A:No, this will not reset the detector. The unit will continuously sample the air and give you an average reading up to a 5yr time period. You would have to manually clear the unit's memory to reset it.

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Q: What is the average life span (shelf life) of the Pro Series III?

A:Yes. The average life span of the Pro Series III is 5yrs. The unit will store your readings up to 5 yrs continually sampling the air every hour and giving you and average reading to keep you safe year round.

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General Radon FAQ's

Q: Definition of Radon

A: Radon is a gaseous radioactive element having the symbol Rn, the atomic number 86, an atomic weight of 222, a melting point of -71ºC, a boiling point of -62ºC, and (depending on the source, there are between 20 and 25 isotopes of radon - 20 cited in the chemical summary, 25 listed in the table of isotopes); it is an extremely toxic, colorless gas; it can be condensed to a transparent liquid and to an opaque, glowing solid; it is derived from the radioactive decay of radium and is used in cancer treatment, as a tracer in leak detection, and in radiography

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Q: Sources of Radon

A: Earth and rock beneath home; well water; building materials.

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Q: What are the Health Effects From Exposure to Radon?

A: No immediate symptoms. Based on an updated Assessment of Risk for Radon in Homes, radon in indoor air is estimated to cause about 21,000 lung cancer deaths each year in the United States. Smokers are at higher risk of developing Radon-induced lung cancer. Lung cancer is the only health effect which has been definitively linked with radon exposure. Lung cancer would usually occur years (5-25) after exposure. There is no evidence that other respiratory diseases, such as asthma, are caused by radon exposure and there is no evidence that children are at any greater risk of radon induced lung cancer than adults.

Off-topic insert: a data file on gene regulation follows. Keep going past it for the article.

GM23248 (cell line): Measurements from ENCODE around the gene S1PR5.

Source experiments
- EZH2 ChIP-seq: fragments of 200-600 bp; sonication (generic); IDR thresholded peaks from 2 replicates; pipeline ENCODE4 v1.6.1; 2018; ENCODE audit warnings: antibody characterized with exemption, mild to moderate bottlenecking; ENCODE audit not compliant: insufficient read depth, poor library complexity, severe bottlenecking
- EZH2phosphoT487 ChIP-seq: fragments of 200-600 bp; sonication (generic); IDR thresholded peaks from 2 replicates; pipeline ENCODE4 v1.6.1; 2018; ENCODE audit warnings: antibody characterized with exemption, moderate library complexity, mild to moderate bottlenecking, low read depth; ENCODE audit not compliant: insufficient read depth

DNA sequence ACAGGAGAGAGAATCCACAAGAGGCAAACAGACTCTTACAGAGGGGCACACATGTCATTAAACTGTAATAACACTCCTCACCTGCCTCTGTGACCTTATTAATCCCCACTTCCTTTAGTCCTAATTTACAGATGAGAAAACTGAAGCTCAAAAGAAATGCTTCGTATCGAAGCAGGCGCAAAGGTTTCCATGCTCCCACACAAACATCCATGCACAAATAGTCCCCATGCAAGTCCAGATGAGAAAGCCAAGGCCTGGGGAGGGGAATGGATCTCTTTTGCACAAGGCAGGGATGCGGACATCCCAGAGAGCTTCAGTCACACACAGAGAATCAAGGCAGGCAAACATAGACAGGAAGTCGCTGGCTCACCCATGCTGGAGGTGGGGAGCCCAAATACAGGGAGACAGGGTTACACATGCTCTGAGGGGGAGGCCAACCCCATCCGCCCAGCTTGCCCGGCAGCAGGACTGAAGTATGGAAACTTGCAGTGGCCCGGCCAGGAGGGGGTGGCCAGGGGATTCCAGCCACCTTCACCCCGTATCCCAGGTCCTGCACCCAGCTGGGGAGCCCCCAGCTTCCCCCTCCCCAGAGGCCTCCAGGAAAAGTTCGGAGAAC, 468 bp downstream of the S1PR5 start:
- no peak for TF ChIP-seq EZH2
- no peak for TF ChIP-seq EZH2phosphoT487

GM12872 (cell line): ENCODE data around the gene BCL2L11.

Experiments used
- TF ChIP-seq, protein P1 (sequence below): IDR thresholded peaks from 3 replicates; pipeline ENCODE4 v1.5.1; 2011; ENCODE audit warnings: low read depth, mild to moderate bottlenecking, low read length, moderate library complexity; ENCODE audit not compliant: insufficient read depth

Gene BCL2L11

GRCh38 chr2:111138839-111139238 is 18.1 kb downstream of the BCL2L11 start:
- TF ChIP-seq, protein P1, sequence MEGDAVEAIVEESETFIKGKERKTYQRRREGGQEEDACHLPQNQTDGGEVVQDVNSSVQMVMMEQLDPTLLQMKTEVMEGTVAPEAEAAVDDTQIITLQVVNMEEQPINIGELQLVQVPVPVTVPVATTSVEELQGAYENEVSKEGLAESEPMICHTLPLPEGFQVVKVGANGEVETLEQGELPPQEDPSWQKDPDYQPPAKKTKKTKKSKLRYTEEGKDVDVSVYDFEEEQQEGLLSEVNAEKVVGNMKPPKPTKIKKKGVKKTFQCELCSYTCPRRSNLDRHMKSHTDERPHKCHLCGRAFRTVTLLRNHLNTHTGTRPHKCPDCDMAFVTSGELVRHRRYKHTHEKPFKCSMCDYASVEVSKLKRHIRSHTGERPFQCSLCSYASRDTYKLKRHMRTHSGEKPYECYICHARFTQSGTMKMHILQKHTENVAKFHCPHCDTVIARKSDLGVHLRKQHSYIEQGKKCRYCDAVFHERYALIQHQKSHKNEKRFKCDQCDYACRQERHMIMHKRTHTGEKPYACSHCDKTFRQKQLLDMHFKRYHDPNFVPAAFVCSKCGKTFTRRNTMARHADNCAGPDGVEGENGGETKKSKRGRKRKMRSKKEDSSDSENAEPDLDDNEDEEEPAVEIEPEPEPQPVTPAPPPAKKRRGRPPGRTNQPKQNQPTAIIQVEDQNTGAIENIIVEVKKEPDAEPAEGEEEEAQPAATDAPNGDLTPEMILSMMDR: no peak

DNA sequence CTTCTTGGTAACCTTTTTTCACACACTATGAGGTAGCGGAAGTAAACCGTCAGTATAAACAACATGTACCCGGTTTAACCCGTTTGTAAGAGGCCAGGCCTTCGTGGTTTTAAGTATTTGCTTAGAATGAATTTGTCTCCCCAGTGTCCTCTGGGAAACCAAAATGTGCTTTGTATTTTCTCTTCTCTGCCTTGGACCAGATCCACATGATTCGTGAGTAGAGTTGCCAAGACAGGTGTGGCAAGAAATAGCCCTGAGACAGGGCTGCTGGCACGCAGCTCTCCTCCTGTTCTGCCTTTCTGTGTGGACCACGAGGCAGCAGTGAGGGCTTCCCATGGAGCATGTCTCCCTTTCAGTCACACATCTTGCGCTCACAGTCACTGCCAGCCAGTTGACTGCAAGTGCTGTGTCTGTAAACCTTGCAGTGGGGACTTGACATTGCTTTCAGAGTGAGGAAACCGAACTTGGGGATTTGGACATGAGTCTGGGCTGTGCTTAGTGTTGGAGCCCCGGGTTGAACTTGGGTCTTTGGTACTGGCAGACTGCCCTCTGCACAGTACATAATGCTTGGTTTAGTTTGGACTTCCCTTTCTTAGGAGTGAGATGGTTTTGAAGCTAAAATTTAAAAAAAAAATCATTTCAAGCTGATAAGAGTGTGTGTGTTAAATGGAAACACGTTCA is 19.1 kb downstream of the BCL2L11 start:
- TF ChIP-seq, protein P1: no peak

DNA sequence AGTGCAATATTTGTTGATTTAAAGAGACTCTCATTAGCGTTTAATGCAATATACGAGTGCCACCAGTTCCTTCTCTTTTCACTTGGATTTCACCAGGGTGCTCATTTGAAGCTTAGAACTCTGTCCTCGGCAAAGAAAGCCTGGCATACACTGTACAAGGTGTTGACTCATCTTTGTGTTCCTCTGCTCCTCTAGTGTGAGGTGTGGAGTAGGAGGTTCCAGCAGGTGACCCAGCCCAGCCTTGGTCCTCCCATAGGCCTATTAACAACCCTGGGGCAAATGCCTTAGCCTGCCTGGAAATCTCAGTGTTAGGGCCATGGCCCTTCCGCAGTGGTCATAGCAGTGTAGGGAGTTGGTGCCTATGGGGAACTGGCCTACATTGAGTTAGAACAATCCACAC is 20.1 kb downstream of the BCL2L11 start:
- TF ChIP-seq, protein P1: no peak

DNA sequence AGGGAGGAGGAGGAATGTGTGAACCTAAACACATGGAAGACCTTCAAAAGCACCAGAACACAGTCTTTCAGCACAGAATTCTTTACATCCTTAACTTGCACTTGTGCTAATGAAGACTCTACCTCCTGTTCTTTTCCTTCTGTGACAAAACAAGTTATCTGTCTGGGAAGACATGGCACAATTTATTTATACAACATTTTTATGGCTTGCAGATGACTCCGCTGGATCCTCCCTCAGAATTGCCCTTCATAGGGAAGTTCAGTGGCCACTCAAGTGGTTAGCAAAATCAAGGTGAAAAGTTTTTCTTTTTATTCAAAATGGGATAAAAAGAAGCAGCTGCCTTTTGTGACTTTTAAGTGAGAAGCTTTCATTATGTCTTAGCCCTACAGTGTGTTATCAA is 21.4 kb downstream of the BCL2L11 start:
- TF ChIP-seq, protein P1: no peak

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Q: What is the Average Level of Radon Found in a Home?

A: Based on a national residential radon survey completed in 1991, the average indoor radon level is 1.3 picocuries per liter (pCi/L) in the United States. The average outdoor level is about 0.4 pCi/L.

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Q: How do we know radon is a carcinogen?

A: The World Health Organization (WHO), the National Academy of Sciences, the US Department of Health and Human Services, as well as EPA, have classified radon as a known human carcinogen, because of the wealth of biological and epidemiological evidence and data showing the connection between exposure to radon and lung cancer in humans.

There have been many studies conducted by many different organizations in many nations around the world to examine the relationship of radon exposure and human lung cancer. The largest and most recent of these was an international study, led by the National Cancer Institute (NCI), which examined the data on 68,000 underground miners who were exposed to a wide range of radon levels. The studies of miners are very useful because the subjects are humans, not rats, as in many cancer research studies. These miners are dying of lung cancer at 5 times the rate expected for the general population. Over many years scientists around the world have conducted exhaustive research to verify the cause-effect relationship between radon exposure and the observed increased lung cancer deaths in these miners and to eliminate other possible causes.

In addition, there is an overlap between radon exposures received by miners who got lung cancer and the exposures people would receive over their lifetime in a home at EPA's action level of 4 pCi/L, i.e., there are no large extrapolations involved in estimating radon risks in homes.

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Q: Who do I contact if I need radon-related repairs done or need a professional to test my home?

A: If you are needing repairs done or need a professional to test your home you can contact your local State Radon Specialist.
Go to www.epa.gov/iaq/whereyoulive.html and click on your state to get contact information. Here they have a list of contractors in your area that can do repairs.